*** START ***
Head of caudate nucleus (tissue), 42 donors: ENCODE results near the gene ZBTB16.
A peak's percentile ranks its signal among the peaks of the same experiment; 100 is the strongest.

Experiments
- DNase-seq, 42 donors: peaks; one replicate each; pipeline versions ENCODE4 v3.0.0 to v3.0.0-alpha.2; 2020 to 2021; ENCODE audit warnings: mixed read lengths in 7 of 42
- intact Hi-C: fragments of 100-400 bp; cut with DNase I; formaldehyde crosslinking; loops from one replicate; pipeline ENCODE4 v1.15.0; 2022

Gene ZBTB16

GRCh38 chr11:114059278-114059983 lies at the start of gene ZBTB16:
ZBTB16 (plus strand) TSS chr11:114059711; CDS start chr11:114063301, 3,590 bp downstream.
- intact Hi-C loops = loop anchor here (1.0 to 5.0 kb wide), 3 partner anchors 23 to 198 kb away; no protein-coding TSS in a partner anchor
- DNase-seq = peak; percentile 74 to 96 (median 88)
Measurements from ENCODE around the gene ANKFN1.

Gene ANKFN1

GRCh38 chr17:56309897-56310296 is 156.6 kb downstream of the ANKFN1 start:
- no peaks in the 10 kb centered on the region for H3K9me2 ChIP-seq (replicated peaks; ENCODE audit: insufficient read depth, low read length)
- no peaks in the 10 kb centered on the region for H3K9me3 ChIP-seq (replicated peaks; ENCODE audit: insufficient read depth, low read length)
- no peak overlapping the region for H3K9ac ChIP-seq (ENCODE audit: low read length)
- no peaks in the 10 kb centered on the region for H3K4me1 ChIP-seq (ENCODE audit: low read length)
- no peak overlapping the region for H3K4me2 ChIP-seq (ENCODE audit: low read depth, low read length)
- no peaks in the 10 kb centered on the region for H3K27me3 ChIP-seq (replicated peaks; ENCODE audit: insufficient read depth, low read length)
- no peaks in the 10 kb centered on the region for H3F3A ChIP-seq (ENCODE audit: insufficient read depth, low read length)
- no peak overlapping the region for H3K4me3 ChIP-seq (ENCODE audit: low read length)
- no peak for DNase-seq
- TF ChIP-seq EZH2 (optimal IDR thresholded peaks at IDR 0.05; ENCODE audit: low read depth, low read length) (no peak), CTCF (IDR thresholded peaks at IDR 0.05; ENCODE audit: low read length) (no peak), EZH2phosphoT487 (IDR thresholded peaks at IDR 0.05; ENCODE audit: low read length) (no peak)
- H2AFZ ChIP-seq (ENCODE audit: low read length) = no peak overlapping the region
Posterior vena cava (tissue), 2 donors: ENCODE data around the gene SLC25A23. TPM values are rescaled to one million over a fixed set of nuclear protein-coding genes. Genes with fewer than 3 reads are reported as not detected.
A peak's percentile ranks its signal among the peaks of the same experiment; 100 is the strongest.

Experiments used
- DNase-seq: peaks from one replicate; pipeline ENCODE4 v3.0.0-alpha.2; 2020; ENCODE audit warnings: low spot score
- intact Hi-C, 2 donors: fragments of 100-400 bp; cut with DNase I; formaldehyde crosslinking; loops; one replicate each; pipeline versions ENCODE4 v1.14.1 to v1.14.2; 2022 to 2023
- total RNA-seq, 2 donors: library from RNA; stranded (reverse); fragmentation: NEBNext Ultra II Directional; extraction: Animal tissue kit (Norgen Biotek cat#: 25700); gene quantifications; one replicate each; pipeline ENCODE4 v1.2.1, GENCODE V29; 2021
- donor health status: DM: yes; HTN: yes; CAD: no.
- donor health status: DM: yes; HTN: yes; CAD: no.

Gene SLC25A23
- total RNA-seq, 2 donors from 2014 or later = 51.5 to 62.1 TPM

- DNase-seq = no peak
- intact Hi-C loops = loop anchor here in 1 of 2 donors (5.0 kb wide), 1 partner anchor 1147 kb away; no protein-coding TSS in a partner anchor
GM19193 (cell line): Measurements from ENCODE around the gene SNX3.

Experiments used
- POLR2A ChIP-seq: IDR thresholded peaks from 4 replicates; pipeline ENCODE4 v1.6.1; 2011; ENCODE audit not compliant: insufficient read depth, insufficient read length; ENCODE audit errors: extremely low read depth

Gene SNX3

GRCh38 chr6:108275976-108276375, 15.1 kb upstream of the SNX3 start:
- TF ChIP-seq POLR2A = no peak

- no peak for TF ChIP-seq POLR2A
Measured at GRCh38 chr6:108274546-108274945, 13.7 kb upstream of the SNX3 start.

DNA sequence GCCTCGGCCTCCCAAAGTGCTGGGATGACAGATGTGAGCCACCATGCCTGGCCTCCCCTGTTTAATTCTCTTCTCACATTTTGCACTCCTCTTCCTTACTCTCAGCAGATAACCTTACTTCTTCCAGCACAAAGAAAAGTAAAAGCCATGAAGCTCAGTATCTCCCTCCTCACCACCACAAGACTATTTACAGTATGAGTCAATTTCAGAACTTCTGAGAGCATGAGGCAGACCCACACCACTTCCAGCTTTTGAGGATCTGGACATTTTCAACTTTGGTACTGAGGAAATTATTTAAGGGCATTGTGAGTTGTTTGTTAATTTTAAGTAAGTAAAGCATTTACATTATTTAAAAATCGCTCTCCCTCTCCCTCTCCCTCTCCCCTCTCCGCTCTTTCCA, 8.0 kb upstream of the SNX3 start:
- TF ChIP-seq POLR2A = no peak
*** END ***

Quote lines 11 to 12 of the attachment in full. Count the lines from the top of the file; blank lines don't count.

Measurements from ENCODE around the gene ANKFN1.

Gene ANKFN1